Contra Costa LGBTQ Youth Advocacy Collaborative

Contact Tawny Porter, Inclusive Schools Coordinator, at or 925.692.0090 ext 335
Contra Costa Youth Collaborative

Contra Costa LGBTQ Youth Advocacy Collaborative


Inclusive Schools Coalition

Helping our community  support our LGBTQ children

A joint community effort to reach & engage  families, peers, schools, faith groups & other community members to raise awareness of the harmful     effects of rejection on our lesbian, gay, bisexual, transgender & queer/questioning (LGBTQ) youth.  Our primary goal is to improve the health of LGBTQ youth by reducing rejecting behaviors & increasing accepting behaviors in Contra Costa social & service networks.

To take advantage of our innovative services

Contact Tawny Porter, Inclusive Schools Coordinator, at or 925.692.0090 ext 335

Or you can leave a message at our one-stop access line 925-692-2056!



  • Peer support groups engaging youth in East, West & Central County
  • Counseling for youth & families
  • Parent & family support
  • Education & support regarding  gender identity & expression
  • Consultation & support regarding bullying & rejection in school
  • Youth leadership development & training opportunities
  • One-stop access to services available across Contra Costa County


  • Networking & collaborative opportunities to enhance efforts with LGBTQ youth & families
  • Training & education for schools
  • Workshops & education for faith-based groups
  • LGBTQ cultural competency training for organizations that seek to engage youth & families
  • Advertising opportunities through county-wide promotion of services & opportunities that benefit LGBTQ youth & their families

LGBTQ youth are coming out & becoming more visible during adolescence.

As a result, family members, teachers & other key support people need accurate      information about sexual orientation & gender identity to help provide appropriate support for LGBTQ adolescents.

LGBTQ youth suffer from increased bullying, discrimination & isolation.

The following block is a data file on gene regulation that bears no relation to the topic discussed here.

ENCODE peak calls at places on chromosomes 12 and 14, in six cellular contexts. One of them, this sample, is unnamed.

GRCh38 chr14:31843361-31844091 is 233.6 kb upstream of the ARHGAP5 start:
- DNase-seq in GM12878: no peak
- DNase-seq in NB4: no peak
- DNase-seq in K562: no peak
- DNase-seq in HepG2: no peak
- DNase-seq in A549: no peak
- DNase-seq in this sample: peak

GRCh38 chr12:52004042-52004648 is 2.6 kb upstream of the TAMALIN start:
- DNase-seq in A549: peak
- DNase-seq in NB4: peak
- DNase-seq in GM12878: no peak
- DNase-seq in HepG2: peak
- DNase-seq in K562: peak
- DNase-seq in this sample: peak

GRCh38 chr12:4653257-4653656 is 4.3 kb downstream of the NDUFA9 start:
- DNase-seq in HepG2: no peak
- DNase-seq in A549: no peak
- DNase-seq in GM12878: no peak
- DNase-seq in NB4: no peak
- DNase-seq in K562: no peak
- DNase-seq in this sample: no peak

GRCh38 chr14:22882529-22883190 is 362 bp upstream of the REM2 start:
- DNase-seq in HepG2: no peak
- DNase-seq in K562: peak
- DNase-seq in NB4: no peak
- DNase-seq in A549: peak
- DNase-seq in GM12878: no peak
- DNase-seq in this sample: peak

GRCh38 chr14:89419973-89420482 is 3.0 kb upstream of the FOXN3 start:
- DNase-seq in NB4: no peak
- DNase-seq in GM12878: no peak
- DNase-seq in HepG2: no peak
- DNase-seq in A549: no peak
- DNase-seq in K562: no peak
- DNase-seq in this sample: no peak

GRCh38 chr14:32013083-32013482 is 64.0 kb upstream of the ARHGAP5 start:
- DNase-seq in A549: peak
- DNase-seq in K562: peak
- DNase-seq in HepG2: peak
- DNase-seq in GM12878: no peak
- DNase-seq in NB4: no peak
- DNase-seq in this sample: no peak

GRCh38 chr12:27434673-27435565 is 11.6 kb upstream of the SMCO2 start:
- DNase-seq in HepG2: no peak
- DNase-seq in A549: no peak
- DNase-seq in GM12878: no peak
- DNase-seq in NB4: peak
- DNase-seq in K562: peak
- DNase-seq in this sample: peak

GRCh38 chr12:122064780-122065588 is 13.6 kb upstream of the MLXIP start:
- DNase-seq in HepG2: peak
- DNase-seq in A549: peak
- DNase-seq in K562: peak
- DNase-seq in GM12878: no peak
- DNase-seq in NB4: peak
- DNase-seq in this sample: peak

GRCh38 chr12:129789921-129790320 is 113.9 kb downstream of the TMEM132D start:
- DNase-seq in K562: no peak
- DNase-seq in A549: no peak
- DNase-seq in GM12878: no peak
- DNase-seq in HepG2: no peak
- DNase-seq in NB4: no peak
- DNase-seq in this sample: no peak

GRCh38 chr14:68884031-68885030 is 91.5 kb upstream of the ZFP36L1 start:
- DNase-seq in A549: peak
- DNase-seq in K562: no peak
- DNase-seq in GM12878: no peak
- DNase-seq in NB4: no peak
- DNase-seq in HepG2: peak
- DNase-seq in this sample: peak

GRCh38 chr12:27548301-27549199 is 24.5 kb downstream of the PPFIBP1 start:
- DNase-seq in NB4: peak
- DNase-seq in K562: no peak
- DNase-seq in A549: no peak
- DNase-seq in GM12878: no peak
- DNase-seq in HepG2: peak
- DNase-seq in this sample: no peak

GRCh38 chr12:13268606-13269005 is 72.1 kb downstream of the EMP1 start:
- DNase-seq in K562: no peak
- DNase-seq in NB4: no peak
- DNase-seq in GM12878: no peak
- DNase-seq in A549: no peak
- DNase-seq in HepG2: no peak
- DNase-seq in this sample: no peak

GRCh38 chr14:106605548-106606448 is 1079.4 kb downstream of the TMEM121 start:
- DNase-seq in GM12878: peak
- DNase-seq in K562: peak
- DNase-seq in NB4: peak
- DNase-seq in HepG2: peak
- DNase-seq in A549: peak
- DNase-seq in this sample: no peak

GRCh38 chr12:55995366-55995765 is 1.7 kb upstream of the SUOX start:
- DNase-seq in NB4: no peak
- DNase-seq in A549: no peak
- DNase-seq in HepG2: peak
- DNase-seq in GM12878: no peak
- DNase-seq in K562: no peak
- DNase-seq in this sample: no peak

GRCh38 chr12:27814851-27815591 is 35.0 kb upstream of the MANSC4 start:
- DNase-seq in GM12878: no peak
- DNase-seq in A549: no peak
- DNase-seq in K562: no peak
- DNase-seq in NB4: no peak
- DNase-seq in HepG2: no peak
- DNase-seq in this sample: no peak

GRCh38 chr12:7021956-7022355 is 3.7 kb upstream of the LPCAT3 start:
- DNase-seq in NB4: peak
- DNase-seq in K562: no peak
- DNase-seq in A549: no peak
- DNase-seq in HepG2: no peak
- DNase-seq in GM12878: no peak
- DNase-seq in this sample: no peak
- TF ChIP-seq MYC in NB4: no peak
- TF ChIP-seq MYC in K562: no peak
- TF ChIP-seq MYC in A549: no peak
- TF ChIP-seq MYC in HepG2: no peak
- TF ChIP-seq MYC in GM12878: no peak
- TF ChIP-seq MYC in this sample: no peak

Ground-breaking research* by the Family Acceptance Project at San Francisco State University shows that people in key support networks have an impact on LGBTQ children‘s risk & well-being (

LGBTQ youth who experience high rates of rejection of their sexual orientation or   gender identity/expression, whether intentional or unintentional, experience:

  • 8.4 times higher risk of suicide attempts
  • 5.9 times higher risk of depression
  • 3.4 times higher risk of illicit drug use
  • 3.4 times higher risk of unprotected sex

With increased knowledge & understanding, people who are part of vital support networks for LGBTQ youth can choose to decrease their rejecting behaviors & move toward acceptance & support.

The Contra Costa LGBTQ Youth Advocacy Collaborative was formed to assist our community in reducing rejecting behaviors & increasing accepting behaviors toward LGBTQ youth within key support networks of families, peers, schools & faith groups.  The primary goals of the Collaborative include:

  • Improve access to LGBTQ youth & key support networks
  • Effectively engage people who influence health outcomes for LGBTQ youth—families, peers, community members & systems, faith groups, schools, health providers, juvenile justice, social welfare, foster care , etc.
  • Produce positive health outcomes for LGBTQ youth :
    • Improved physical & mental health outcomes
    • Increased positive connection & participation in social networks
    • Improved access to culturally competent services
    • Stronger policies & practices supporting positive identity development


*Ryan, C., Huebner, D., Dias, R. M., & Sanchez, J. (2009). Family rejection as a predictor of negative health outcomes in white & Latino lesbian, gay & bisexual young adults. Pediatrics, 123(1): 346-352.

*Ryan, C. (2009). Supportive Families, healthy children: Helping families with lesbian, gay, bisexual & transgender children. San Francisco, CA: Marian Wright Edelman Institute, San Francisco State University.

*Hatzenbuehler, M.L. (2001). The Social Environment & Suicide Attempts in Lesbian, Gay & Bisexual Youth.  Pediatrics, 127(5): 896-903.